The gating signal from an AND gate 52-58 controls a corresponding one of gating switches 122-128 to gate an output from a corresponding one of memory cells 62-68 onto bit line 78 and into an input of inverter 114. The output of inverter 114 is supplied in parallel to multiplier 31 as signal V0 and to switching gate 116. Responsive to control signal DST-- SR, the data from the selected cell is gated by gating switch 116 onto bus line 46. Bus line 46 is one of a possible plurality of bus lines, depending on the data width of data bus 4 which bus line 46 comprises. Bus line 48 is additionally shown to accommodate a second column of memory cells, which are not shown. Thus, a second plurality of cells would be selectively gated in parallel onto a second bit line not shown, in response to decoders 52-58. The second bit line would likewise be directly supplied to multiplier 31 and in parallel gated onto bus line 48 in response to clock signal DST-- SR. By the foregoing it can be appreciated that in a read mode of operation, shift register 13 functions as a conventional random access memory.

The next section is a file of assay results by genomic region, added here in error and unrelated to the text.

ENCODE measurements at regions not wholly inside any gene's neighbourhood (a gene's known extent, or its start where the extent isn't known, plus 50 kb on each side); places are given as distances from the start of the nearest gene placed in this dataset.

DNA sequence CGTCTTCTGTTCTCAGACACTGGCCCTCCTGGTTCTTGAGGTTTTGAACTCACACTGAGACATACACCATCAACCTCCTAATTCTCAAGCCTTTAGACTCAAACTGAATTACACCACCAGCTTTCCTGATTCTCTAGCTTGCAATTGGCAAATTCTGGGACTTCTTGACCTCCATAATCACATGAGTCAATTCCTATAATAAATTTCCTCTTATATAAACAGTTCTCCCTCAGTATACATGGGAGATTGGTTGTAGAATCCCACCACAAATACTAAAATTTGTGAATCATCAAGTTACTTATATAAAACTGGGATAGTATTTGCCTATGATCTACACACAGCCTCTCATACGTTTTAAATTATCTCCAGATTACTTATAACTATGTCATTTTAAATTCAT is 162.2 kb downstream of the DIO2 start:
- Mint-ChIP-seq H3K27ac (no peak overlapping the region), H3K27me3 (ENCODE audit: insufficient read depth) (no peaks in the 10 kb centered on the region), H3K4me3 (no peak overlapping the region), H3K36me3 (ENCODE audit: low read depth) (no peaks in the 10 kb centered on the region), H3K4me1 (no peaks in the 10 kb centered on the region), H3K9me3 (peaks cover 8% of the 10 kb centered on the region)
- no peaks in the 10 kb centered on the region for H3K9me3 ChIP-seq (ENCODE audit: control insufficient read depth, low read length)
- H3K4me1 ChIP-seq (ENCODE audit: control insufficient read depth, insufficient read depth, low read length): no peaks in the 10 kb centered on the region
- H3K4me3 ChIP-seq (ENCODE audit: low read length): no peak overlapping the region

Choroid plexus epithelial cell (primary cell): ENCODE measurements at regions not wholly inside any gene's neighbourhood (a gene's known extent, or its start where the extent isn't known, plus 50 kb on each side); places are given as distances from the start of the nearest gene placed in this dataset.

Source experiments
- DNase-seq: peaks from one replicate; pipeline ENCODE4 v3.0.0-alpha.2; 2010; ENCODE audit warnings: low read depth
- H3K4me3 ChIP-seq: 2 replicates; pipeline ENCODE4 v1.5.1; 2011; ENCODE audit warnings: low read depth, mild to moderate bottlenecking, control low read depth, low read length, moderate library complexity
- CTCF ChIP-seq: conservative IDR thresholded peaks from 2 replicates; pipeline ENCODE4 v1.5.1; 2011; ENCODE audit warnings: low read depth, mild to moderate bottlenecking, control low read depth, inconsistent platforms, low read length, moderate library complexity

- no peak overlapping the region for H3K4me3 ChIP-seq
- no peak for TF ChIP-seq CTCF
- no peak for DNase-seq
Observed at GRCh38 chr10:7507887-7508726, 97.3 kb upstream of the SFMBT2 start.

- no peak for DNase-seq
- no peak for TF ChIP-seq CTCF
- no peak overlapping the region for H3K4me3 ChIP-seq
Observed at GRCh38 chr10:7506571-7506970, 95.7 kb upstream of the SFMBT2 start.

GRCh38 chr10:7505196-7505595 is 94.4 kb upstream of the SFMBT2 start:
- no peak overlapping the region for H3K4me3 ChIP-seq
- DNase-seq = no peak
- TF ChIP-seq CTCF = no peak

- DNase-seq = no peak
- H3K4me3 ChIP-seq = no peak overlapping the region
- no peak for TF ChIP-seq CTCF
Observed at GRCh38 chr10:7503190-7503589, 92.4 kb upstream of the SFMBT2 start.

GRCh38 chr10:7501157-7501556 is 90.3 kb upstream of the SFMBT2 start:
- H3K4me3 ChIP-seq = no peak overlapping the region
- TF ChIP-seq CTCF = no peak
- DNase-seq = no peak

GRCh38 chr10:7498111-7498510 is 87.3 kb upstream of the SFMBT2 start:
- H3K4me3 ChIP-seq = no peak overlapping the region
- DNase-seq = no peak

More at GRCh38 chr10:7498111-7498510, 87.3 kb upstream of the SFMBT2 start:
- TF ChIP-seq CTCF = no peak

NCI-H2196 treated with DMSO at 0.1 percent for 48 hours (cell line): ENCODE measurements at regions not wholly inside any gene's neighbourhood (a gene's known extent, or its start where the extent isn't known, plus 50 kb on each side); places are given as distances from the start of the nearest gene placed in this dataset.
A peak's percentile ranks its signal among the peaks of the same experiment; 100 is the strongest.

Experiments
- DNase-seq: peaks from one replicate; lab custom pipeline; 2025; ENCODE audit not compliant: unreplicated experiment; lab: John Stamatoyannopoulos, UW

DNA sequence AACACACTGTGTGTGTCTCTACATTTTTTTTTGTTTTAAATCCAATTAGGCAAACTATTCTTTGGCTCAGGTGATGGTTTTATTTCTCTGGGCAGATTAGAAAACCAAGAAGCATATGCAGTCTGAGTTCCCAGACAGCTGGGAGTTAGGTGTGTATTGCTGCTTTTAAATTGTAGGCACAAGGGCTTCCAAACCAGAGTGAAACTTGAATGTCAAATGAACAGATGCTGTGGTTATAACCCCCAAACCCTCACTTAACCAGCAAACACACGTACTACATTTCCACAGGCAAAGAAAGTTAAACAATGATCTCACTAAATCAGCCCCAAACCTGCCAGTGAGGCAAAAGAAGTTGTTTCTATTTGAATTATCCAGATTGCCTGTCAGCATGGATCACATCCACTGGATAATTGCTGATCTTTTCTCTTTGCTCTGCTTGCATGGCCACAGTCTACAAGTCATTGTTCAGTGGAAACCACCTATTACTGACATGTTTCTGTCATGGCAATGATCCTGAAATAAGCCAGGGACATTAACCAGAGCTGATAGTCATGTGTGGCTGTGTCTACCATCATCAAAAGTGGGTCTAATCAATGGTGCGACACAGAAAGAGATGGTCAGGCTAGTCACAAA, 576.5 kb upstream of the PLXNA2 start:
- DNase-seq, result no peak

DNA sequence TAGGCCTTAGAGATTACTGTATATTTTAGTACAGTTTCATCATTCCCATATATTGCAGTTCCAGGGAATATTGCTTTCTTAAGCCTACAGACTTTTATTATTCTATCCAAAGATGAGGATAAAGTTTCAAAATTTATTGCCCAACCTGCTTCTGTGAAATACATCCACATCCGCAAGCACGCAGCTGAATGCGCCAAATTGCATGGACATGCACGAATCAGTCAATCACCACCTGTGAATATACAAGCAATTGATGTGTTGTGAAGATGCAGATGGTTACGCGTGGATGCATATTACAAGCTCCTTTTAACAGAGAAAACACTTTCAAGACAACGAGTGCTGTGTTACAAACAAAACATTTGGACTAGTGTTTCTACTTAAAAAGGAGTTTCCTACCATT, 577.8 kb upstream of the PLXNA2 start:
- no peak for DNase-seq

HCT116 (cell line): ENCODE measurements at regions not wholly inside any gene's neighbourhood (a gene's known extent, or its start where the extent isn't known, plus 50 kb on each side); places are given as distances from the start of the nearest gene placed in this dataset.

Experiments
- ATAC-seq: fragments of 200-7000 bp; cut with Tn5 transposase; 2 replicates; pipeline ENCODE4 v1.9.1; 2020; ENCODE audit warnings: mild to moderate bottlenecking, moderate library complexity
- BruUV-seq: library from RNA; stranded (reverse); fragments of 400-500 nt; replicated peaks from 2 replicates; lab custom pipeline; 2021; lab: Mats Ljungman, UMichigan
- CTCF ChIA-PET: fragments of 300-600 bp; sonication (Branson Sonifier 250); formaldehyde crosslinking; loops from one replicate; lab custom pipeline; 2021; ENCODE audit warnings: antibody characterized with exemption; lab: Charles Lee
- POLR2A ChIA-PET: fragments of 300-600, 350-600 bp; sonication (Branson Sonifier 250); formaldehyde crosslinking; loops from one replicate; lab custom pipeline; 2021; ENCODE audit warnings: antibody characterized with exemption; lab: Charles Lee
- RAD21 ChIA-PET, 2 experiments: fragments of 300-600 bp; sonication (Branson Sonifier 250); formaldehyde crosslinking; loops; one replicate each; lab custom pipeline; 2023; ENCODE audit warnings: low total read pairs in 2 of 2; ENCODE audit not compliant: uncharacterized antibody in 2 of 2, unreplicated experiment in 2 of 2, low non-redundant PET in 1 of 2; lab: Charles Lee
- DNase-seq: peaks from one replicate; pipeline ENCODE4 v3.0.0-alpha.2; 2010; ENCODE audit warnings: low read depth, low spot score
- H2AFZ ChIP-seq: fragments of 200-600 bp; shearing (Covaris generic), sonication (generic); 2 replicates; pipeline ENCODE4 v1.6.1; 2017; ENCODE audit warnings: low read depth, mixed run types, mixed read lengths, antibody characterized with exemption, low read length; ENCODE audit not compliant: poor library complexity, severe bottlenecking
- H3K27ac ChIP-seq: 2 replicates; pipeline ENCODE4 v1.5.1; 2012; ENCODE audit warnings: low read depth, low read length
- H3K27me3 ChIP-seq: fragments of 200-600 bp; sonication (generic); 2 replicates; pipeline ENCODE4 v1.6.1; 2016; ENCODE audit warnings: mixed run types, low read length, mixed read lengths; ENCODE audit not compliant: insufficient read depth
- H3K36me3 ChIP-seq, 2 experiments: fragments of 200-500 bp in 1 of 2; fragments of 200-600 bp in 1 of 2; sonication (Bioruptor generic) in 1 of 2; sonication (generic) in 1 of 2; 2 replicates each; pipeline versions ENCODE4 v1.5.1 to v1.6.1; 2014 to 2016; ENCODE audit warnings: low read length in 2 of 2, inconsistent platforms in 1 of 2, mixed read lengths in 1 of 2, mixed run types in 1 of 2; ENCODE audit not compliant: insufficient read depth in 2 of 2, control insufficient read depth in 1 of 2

Data P to be stored in cell array 42 is supplied on data bus 48 to input inverter 110. Referring to FIG. 5, data to be input into shift register 13 is represented by the letter "P" and data previously stored in the first memory cell 62 is designated by the letter "q". Upon clock signal T2 transitioning to a high level, the output of each memory cell input inverter 72-78 is gated through respective switching gates 132-138 into the respective memory cell 62-68. IN the absence of any shift signal, each memory cell 62-68 retains any previously stored data. Upon initiation of a shift signal at an input of AND gate 60 occurring in coincidence with clock signal T1, AND gate 60 generates a logic signal output onto shift line 90 and branch shift lines 92-98. The shift signal causes input data P from cell array input inverter 110 and bus 46 to be supplied through switching gate 142 to first memory cell input inverter 70. Any data state q previously stored in memory cell 62 is gated by switching gate 134 into memory cell input inverter 74. In FIG. 5 this is shown by an arrow between line Y(0) and X(1), indicating that the logic state q is transmitted to point X(I). Likewise, data stored in memory cells 64 and 66 is respectively shifted up into input inverter 76 and 78 corresponding with the next memory cell 66 and 68, respectively. Any data shifted out of a last memory cell 68 is lost, although such data can instead be made available at an output not shown.